Tax Changes for 2016

Tax Changes for 2016
Here is a round-up of the key tax changes taking place in the new tax year running from April 2016.

Lower Landlord 'Wear and Tear' Allowance
Landlords can now only claim tax back on money actually spent on replacing furniture and other household items, not the traditional 10pc. The government thinks this change will encourage landlords to improve conditions for tenants by renovating their rental properties more regularly.

Capital Gains Tax down
Investors selling assets now pay less tax on equity. High rate taxpayers now pay 20pc down from 28pc and non-higher rate taxpayers will pay 10pc down from 18pc. Unfortunately, landlords won't benefit from the capital gains tax. They have had an 8pc surcharge put on the 8pc reduction, wiping out their tax gain.

Savers Rewarded
Savers have been given an upper limit of £1,000 for all savings before they are taxed, and those on a higher rate are getting a tax-free allowance of £500pa. A basic rate taxpayer with £50,000 in the bank and earning 1.5pc in interest would usually have paid £150 tax on a £750 annual return - this year, they keep all of it. Meanwhile, a higher rate taxpayer will pay £100 on a previous tax of £300.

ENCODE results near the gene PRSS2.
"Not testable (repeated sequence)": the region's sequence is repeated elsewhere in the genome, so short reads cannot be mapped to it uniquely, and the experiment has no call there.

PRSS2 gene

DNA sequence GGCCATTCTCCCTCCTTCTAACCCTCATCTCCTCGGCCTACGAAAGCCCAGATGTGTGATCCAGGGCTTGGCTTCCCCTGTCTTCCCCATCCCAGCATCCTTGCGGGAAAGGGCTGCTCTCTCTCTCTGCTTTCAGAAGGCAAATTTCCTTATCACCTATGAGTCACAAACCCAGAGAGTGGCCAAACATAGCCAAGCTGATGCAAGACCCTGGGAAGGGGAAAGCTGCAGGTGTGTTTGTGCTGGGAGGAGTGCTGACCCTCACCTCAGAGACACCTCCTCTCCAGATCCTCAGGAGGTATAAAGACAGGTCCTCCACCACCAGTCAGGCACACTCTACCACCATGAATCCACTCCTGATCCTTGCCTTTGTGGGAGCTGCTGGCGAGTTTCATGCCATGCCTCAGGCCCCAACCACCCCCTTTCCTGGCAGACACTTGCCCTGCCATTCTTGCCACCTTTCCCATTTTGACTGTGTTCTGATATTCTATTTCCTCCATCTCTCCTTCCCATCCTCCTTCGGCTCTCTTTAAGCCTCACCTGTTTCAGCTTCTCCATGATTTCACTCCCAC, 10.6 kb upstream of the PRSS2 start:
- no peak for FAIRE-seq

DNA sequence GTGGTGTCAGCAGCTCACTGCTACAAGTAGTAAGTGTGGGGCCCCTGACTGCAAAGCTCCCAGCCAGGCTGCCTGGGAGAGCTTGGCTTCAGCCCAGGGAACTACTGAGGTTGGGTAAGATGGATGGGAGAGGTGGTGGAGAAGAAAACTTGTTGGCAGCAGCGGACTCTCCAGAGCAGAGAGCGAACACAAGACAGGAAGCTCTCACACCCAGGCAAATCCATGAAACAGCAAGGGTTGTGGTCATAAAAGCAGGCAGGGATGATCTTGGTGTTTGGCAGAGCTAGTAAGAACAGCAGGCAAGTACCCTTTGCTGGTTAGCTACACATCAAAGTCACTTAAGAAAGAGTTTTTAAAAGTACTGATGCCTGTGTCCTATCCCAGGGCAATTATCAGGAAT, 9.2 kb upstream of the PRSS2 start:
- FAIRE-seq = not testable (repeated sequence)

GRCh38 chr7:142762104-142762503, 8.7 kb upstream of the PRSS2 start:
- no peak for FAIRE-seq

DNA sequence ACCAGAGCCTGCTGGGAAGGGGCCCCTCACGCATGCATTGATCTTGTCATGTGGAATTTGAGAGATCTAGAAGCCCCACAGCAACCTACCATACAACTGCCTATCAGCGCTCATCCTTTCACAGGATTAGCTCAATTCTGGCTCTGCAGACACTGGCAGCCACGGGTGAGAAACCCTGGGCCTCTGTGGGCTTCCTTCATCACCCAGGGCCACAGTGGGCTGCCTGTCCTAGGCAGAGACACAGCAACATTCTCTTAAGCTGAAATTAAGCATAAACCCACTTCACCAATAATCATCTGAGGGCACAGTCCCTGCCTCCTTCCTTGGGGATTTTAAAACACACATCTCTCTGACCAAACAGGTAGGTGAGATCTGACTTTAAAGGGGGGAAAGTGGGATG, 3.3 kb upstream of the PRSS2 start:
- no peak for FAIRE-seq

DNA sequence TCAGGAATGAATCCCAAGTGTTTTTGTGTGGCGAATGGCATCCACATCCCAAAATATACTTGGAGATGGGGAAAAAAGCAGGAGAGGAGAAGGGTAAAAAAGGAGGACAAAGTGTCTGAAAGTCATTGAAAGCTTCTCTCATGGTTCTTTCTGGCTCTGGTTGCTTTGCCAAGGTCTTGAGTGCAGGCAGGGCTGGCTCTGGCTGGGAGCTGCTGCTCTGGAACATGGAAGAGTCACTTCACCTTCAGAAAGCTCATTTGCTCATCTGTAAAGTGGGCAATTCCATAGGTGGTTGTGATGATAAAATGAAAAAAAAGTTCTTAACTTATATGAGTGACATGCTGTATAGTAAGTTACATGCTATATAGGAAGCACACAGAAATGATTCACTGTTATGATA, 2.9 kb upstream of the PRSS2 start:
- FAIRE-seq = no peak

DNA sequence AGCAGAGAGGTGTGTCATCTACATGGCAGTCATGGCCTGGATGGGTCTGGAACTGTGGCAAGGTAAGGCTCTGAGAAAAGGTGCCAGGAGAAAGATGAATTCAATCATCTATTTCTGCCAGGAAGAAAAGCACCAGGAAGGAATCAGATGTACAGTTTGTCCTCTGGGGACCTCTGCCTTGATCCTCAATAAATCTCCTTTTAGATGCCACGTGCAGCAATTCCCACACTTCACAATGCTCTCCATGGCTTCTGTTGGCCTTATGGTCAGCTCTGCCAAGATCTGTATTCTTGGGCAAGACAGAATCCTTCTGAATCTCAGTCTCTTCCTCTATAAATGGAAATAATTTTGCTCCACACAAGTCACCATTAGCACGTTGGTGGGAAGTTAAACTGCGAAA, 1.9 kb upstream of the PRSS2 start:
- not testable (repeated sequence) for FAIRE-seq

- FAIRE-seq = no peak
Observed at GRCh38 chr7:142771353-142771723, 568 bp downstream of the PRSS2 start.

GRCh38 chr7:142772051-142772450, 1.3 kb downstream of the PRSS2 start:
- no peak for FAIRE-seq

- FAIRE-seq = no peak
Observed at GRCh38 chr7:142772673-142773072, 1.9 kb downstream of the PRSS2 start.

State Pension Changes
The government now offers a flat rate payment of up to £155.65 a week for those reaching state pension age. However, the rate you get depends on how long you've been making national insurance contributions.

Rent-a-Room allowance increases

Homeowners who let out one of their rooms now have a maximum earning threshold of £7,500 before they get taxed - the equivalent of £144 a week without it being taxed as income.

Pension Lifetime Allowance falls
An individual can only put £1m into their pension pot, down from £1.25m. Investments bigger than that will be taxed at 25pc or 55pc when additional money is withdrawn as a lump sum. Anyone expecting a pension income of £43,478 a year could now breach the new limits.

Personal Allowance up
You can now earn £11,000pa before you pay any tax, and you may now earn £43,000pa before paying the higher rate tax of 40pc.

Non-EU workers must earn more to stay
Skilled workers from outside the EU will have to earn £35,000 a year before they can settle in the UK permanently if they have lived in the UK for less than 10 years. However, if their profession is short-skilled then this new criteria will not apply.